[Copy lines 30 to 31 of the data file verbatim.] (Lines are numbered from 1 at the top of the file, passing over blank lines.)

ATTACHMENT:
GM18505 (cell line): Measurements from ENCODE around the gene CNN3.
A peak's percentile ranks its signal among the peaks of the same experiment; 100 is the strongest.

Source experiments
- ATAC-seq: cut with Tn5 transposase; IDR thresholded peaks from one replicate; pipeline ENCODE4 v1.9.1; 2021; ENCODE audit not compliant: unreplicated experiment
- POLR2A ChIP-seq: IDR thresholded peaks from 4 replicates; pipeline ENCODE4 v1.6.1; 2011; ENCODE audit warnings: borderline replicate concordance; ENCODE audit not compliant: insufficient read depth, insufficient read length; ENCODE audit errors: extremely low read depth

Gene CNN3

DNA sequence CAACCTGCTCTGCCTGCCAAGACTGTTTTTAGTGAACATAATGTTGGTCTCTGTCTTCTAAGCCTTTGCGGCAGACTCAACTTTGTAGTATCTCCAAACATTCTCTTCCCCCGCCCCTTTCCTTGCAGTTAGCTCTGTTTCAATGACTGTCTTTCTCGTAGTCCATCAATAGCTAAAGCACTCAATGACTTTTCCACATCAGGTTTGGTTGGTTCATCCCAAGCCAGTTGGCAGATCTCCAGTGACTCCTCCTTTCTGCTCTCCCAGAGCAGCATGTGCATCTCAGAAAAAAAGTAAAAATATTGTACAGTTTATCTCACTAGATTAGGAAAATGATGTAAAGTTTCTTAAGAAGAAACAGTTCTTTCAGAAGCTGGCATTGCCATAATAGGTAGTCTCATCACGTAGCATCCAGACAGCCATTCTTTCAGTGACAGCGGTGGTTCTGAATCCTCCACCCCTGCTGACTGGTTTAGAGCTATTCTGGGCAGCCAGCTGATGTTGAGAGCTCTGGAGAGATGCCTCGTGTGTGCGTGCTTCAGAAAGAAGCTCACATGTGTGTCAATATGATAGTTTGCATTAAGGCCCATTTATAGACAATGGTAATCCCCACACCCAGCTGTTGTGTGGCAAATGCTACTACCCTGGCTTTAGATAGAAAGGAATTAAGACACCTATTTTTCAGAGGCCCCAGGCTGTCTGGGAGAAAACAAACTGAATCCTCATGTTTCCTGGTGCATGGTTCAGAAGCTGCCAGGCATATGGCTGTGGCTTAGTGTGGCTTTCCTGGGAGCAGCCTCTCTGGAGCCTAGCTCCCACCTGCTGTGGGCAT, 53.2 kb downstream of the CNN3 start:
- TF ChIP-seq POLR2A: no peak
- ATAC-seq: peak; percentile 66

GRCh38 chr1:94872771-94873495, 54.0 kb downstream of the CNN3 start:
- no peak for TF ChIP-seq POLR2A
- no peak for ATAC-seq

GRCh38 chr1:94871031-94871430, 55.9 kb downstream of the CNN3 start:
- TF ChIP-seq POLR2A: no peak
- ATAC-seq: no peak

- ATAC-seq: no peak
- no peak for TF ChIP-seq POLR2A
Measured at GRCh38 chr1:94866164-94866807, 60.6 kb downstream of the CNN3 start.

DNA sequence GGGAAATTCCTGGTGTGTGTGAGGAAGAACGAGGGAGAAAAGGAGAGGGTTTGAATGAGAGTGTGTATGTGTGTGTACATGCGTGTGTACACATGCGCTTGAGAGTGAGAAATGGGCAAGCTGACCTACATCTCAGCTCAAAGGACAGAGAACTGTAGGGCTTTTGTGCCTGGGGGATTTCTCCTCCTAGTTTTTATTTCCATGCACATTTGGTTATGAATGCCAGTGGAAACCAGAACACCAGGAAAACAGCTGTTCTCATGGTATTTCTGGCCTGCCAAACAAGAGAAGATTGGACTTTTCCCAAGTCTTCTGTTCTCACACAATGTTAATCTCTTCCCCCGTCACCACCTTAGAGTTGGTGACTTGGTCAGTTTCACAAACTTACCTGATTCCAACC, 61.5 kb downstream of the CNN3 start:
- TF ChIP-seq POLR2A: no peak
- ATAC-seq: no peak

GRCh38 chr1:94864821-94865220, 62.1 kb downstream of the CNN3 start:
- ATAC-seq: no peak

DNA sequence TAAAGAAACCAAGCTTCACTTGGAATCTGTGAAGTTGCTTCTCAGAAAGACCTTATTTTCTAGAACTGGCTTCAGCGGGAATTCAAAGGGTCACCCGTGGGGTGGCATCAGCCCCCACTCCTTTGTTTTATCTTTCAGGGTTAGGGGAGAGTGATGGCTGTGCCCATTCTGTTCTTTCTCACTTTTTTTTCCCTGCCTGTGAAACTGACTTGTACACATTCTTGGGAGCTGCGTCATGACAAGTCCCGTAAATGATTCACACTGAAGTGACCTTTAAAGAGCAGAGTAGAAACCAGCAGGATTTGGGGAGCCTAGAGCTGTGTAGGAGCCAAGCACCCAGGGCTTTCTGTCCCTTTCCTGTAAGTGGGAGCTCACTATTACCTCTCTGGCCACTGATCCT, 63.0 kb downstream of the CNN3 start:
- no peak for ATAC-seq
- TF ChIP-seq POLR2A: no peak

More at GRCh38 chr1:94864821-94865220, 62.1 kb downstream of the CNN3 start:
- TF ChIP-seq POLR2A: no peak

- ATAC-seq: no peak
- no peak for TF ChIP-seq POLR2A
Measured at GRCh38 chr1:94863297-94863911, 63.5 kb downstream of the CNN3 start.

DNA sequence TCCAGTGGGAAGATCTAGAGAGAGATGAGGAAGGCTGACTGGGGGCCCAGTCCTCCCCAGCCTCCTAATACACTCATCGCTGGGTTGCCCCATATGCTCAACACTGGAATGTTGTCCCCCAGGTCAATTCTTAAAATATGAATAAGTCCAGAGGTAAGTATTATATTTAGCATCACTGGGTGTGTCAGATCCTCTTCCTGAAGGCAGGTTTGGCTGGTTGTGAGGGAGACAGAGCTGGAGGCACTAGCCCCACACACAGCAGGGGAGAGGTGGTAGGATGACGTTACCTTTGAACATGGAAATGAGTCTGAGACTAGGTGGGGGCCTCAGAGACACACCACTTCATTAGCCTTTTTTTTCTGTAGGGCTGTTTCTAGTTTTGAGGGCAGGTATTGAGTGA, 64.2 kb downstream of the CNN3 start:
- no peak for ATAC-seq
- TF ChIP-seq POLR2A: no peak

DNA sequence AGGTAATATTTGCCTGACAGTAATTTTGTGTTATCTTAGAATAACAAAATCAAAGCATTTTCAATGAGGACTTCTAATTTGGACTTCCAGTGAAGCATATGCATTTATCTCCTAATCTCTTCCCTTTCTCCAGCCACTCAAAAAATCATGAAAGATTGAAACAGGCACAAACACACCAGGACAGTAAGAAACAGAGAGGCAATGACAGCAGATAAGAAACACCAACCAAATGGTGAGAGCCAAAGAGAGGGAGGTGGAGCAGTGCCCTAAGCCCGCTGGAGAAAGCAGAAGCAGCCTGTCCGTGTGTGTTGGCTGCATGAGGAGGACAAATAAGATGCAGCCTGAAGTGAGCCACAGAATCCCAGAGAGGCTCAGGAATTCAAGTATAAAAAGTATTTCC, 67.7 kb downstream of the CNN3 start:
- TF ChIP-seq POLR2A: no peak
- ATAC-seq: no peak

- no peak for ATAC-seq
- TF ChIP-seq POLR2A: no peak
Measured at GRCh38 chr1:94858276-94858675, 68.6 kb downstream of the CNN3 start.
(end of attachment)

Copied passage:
- no peak for TF ChIP-seq POLR2A
Measured at GRCh38 chr1:94863297-94863911, 63.5 kb downstream of the CNN3 start.